The city’s emergence as a tennis Mecca began in 1961 when her husband, Harold, and his friends brought the Southern Championships there. Shortly thereafter, Mildred herself became the leader of Winston-Salem tennis, and as a result of the culture of tennis volunteerism that she gave birth to, Winston-Salem has, for decades, hosted North Carolina’s premier junior tournament, the Tar Heel Qualifier, along with the National Boys’ 12’s Clay Court Championships. For the past three years, the Winston-Salem Open, a professional event, has been played on the Wake Forest campus. And, since 2001, the city has hosted three Davis Cup ties.
Southern served as a tennis association president on the local level, the state level, and the regional level, and most believe could have taken a turn as president of the USTA had she wanted the post. She was instrumental in creating both the N.C. Tennis Hall of Fame and the N.C. Tennis Foundation.
But her greatest legacy as a tennis visionary may have been her creation of the “Tennis Weekend” concept. In the early 1970s, she was given the task of arranging the annual meeting of the N.C. Tennis Association. Previously, these meetings had lasted two or three hours on a Sunday afternoon and had drawn a group of maybe 50 people. But she organized a full weekend of instructional seminars, tournaments, a banquet, and award presentations, in addition to the routine committee meetings that had previously been entire agenda. Southern’s vision of what a “Tennis Weekend” could be now draws hundreds each year, primarily has been responsible for the explosion of tennis into every corner of the state, and has been copied nationwide.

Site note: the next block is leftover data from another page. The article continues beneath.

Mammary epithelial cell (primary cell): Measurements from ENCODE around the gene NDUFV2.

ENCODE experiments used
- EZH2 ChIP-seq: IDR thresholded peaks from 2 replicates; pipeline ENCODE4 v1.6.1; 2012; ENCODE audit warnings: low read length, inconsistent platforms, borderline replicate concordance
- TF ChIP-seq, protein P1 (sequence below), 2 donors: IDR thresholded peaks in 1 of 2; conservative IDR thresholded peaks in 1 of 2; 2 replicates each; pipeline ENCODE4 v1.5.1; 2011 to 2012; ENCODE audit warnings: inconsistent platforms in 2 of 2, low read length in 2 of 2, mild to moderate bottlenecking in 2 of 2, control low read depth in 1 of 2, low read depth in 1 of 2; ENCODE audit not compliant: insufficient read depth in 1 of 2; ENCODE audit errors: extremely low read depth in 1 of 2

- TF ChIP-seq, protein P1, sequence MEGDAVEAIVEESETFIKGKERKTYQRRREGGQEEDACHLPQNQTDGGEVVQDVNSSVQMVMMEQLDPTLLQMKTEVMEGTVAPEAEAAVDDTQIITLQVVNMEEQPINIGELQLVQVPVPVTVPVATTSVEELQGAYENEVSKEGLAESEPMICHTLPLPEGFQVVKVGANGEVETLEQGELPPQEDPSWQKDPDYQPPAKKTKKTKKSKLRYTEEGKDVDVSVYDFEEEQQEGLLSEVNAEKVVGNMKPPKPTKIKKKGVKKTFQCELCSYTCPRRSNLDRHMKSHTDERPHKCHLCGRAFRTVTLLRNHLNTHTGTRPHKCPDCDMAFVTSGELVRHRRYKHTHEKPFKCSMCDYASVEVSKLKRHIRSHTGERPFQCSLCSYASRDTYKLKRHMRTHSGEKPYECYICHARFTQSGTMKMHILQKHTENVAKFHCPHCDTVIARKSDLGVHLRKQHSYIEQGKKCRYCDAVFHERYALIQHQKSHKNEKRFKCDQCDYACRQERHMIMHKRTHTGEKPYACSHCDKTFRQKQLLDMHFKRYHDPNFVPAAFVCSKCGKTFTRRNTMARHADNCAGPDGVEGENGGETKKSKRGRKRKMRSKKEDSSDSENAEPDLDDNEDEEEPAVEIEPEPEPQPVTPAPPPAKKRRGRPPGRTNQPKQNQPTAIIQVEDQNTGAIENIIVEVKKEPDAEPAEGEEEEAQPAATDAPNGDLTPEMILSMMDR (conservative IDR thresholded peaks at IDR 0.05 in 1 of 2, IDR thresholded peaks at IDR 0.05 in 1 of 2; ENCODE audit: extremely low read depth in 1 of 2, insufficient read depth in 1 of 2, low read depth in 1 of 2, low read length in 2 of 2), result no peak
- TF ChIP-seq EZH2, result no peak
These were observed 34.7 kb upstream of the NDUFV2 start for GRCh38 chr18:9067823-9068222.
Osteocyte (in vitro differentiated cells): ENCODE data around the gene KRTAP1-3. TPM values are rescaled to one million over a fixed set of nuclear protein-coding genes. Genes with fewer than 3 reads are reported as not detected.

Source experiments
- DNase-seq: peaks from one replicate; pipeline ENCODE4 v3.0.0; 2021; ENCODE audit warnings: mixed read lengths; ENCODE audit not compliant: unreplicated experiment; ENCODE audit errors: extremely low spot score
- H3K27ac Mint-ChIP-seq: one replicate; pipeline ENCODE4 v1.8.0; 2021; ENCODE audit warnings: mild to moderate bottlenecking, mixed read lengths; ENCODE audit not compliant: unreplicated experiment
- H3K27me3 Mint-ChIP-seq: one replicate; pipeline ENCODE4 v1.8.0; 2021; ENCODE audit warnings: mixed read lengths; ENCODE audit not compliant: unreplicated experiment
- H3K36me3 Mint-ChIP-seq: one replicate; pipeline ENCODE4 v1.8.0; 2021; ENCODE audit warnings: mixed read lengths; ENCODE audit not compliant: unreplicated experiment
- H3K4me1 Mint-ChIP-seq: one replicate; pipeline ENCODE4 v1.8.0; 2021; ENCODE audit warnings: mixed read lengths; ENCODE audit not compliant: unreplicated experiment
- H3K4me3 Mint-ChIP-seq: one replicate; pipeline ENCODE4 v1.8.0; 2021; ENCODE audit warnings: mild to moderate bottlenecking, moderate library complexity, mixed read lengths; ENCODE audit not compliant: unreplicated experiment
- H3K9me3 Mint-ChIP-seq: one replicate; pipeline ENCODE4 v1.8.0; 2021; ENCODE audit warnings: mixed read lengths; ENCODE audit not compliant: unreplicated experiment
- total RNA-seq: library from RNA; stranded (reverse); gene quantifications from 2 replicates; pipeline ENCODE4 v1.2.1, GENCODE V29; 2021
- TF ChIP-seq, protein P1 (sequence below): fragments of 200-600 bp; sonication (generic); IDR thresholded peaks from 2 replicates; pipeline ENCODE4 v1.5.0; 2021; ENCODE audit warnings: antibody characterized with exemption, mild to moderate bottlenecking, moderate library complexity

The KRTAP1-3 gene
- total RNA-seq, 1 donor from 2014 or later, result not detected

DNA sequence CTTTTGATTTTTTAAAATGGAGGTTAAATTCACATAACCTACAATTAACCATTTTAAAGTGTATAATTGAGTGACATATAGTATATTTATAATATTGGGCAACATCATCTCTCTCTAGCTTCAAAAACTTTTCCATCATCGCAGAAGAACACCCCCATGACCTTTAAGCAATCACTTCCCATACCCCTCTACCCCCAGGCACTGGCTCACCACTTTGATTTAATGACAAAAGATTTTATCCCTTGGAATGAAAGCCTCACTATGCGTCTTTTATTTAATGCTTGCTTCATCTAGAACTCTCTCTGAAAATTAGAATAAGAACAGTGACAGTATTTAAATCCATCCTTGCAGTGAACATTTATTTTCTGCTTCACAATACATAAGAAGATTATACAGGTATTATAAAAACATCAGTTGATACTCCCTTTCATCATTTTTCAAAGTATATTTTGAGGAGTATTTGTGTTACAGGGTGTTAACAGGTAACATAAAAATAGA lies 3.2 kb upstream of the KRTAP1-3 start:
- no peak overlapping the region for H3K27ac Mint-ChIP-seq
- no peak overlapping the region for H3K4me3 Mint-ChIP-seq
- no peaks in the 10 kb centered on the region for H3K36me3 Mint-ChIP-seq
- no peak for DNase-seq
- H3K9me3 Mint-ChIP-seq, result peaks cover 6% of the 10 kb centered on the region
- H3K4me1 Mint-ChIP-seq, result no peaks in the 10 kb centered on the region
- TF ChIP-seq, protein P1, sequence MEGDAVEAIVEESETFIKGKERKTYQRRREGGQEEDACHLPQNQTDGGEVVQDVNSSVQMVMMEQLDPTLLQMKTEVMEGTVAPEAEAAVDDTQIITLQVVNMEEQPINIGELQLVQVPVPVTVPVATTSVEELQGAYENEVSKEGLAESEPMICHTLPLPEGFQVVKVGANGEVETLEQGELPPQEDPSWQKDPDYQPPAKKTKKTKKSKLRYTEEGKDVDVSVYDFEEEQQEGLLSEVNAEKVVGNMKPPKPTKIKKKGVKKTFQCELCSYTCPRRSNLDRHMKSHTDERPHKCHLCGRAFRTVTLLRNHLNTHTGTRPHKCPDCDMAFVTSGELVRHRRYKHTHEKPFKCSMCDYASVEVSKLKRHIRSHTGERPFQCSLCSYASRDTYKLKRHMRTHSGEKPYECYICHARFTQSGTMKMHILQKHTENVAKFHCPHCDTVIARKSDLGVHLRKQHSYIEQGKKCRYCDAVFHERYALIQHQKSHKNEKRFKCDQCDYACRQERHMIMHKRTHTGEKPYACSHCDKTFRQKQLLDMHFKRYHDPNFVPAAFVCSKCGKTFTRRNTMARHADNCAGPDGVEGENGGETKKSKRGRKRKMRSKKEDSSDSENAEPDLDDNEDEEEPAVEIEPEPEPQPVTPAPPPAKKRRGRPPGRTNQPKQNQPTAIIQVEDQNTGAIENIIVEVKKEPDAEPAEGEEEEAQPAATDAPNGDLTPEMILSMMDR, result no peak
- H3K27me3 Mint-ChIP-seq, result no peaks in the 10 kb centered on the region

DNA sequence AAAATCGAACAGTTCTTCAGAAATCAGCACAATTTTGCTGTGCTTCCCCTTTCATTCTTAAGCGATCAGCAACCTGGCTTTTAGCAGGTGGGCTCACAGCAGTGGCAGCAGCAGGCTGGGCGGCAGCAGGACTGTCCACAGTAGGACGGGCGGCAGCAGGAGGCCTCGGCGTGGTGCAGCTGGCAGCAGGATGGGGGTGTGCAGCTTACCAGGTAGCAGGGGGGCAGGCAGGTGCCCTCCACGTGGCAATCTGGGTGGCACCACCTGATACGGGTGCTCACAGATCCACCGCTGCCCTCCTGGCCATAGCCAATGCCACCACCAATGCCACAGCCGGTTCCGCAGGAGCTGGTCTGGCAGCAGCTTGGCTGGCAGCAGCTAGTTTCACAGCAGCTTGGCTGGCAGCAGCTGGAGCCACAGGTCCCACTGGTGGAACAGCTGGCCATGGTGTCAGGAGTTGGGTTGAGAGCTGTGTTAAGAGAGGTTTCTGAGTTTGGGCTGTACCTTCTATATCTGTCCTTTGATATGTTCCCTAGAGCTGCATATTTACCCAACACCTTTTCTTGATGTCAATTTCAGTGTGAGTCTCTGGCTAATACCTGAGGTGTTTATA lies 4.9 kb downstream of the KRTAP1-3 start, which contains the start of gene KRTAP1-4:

Southern won nearly everything in tennis that could be won, and she did nearly everything that could be done. But it was her ability to see what a child, an organization, or an event could be, coupled with an ability to turn that vision into reality, that made her such a gift to North Carolina and beyond.
Davidson tennis great won Southern Conference singles and doubles in 1950 and at one time state’s leading player. Later won many age group state titles. Junior Davis Cupper 1948. In both Davidson and N.C. Tennis HOF. [more…]
UNC tennis coach (1980-93). As a player he won seven state Singles championships. Member of NC Tennis, Southern Tennis, Intercollegiate Tennis HOFs. Senior National clay court Champion (1977 & 1978). On US Davis Cup Team and Wimbledon semi-finalist (1956). [more…]